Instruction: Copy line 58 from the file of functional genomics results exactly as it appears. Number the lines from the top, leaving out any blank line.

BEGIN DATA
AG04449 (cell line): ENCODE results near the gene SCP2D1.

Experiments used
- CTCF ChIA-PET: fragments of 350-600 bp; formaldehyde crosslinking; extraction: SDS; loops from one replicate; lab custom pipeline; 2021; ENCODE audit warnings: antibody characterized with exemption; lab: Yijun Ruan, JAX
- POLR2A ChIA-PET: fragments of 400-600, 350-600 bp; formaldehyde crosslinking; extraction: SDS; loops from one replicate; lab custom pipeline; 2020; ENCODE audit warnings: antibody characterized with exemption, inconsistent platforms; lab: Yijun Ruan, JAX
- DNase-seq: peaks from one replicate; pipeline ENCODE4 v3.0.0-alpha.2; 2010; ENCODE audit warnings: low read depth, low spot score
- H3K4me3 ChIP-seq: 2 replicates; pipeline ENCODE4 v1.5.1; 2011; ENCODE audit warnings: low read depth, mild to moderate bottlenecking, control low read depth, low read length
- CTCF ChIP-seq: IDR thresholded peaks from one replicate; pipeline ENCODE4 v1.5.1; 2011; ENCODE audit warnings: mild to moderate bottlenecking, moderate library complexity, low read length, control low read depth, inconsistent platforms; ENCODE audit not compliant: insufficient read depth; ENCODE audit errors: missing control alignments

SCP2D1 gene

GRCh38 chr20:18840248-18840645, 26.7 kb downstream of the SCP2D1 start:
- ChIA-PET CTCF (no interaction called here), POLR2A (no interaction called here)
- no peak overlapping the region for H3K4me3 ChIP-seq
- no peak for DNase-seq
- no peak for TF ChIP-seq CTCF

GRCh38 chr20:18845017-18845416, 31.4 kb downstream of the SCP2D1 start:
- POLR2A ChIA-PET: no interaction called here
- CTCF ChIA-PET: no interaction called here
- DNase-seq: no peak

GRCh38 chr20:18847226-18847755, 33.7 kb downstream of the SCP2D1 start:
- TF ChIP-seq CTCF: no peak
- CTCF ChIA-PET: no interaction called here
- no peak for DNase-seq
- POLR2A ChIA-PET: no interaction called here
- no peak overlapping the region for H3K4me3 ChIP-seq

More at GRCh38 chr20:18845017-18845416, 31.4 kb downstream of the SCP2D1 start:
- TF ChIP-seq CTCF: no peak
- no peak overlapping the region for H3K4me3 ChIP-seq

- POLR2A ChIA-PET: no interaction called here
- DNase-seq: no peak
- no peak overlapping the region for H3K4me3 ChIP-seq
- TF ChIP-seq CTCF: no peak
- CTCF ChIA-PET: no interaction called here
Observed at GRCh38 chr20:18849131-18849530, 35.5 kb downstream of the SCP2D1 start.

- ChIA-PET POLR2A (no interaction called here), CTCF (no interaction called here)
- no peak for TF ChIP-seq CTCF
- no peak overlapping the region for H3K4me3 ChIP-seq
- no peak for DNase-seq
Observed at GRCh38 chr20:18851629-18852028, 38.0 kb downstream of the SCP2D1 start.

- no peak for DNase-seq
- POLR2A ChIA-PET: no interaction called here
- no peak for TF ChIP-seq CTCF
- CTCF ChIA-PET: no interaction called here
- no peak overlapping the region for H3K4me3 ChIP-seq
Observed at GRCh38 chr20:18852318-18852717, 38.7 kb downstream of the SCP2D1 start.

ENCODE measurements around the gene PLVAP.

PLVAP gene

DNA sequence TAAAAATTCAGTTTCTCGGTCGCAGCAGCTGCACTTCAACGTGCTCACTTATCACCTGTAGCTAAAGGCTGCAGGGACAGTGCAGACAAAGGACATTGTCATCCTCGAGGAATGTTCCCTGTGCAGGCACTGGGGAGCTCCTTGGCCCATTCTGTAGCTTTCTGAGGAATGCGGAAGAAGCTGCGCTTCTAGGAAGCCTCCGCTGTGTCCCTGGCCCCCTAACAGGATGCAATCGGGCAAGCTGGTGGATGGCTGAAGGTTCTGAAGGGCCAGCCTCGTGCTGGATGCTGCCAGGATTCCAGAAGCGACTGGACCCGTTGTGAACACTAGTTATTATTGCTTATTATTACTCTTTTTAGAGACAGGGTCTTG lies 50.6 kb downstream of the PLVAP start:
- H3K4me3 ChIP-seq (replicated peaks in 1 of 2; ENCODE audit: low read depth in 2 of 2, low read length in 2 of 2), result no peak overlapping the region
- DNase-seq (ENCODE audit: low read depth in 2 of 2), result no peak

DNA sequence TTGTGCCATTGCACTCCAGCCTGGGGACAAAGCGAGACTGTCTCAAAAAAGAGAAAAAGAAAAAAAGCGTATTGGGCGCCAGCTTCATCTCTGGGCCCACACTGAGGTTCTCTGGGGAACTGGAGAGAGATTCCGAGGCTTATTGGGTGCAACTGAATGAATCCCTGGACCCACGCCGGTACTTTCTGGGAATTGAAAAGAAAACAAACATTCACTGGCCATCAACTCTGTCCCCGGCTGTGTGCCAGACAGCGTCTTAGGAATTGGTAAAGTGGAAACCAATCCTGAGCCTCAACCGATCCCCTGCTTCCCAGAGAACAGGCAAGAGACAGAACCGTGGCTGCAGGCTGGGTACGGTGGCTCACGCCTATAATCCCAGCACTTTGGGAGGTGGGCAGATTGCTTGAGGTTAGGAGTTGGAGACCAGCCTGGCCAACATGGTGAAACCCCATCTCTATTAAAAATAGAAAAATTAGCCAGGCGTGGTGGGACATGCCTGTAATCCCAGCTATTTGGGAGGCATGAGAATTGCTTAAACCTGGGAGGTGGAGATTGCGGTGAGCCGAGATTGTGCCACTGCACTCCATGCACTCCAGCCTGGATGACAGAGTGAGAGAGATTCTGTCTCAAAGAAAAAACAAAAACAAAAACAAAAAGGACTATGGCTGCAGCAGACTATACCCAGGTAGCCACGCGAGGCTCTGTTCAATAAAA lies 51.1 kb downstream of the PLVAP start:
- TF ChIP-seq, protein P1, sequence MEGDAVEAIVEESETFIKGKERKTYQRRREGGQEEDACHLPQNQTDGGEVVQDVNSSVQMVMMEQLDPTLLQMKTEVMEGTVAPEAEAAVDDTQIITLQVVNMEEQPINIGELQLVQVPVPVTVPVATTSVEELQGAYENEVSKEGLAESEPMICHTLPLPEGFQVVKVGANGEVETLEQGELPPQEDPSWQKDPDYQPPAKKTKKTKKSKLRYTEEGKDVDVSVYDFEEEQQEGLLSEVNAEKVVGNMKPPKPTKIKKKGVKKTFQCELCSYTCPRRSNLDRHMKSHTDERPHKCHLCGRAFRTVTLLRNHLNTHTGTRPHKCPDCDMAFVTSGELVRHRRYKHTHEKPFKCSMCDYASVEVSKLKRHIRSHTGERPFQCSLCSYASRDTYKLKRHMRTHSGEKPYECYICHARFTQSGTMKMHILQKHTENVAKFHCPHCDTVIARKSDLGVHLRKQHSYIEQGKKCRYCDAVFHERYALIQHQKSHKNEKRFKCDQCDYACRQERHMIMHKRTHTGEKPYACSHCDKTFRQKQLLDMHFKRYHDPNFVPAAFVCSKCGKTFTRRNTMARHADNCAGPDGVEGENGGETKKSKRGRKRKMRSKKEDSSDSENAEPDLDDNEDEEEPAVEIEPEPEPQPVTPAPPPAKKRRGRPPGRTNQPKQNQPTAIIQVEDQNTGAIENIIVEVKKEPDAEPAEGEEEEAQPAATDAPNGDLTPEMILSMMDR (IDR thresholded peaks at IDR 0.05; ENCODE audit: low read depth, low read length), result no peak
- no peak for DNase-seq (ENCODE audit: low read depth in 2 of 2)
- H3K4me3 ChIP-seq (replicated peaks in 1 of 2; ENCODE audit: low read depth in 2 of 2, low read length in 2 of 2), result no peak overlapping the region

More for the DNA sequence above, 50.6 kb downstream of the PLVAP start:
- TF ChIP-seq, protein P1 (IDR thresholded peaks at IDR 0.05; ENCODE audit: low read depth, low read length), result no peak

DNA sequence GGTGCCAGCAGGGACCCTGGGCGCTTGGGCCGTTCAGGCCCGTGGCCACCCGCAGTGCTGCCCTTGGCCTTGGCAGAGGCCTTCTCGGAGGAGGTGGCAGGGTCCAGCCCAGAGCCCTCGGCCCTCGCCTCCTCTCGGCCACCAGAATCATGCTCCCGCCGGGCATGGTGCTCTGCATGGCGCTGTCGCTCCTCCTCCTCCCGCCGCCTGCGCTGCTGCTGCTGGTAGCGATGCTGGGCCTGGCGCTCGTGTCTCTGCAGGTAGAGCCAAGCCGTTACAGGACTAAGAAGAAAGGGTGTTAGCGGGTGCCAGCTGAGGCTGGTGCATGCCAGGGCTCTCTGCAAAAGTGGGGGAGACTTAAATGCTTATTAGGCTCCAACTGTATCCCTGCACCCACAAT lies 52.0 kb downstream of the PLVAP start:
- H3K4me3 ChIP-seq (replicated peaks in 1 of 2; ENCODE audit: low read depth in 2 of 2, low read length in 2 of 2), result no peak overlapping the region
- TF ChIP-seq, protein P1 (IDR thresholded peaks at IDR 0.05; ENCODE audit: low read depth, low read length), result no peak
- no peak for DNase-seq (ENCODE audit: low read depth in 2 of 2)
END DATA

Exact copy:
- no peak for DNase-seq (ENCODE audit: low read depth in 2 of 2)